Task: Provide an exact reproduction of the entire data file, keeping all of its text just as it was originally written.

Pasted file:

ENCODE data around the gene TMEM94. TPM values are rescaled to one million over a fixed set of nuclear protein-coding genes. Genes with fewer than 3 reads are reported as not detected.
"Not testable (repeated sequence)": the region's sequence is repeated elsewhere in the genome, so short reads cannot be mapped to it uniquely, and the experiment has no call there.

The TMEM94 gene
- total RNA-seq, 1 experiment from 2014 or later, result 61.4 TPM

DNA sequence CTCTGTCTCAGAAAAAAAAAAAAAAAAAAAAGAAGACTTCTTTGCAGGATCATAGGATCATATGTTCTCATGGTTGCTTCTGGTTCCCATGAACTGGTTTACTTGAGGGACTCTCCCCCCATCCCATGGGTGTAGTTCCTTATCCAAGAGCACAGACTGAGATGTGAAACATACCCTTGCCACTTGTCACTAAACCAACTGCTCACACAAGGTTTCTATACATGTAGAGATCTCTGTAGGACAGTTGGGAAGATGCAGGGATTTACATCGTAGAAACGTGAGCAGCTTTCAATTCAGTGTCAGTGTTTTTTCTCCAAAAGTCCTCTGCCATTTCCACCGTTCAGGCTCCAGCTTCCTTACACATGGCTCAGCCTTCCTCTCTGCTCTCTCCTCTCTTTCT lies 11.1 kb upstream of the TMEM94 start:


ENCODE data around the gene TMEM94. TPM values are rescaled to one million over a fixed set of nuclear protein-coding genes. Genes with fewer than 3 reads are reported as not detected.
"Not testable (repeated sequence)": the region's sequence is repeated elsewhere in the genome, so short reads cannot be mapped to it uniquely, and the experiment has no call there.

The TMEM94 gene
- total RNA-seq, 1 experiment from 2014 or later, result 61.4 TPM

DNA sequence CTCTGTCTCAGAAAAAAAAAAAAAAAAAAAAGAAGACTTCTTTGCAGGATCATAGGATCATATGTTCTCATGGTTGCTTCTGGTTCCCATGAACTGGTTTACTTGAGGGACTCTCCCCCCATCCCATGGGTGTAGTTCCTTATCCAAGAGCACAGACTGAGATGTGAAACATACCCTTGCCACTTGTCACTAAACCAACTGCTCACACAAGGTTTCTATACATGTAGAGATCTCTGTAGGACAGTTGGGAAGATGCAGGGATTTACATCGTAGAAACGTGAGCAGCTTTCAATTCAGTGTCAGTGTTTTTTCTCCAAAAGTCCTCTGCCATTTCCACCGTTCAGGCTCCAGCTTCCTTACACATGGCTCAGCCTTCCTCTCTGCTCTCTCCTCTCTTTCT lies 11.1 kb upstream of the TMEM94 start: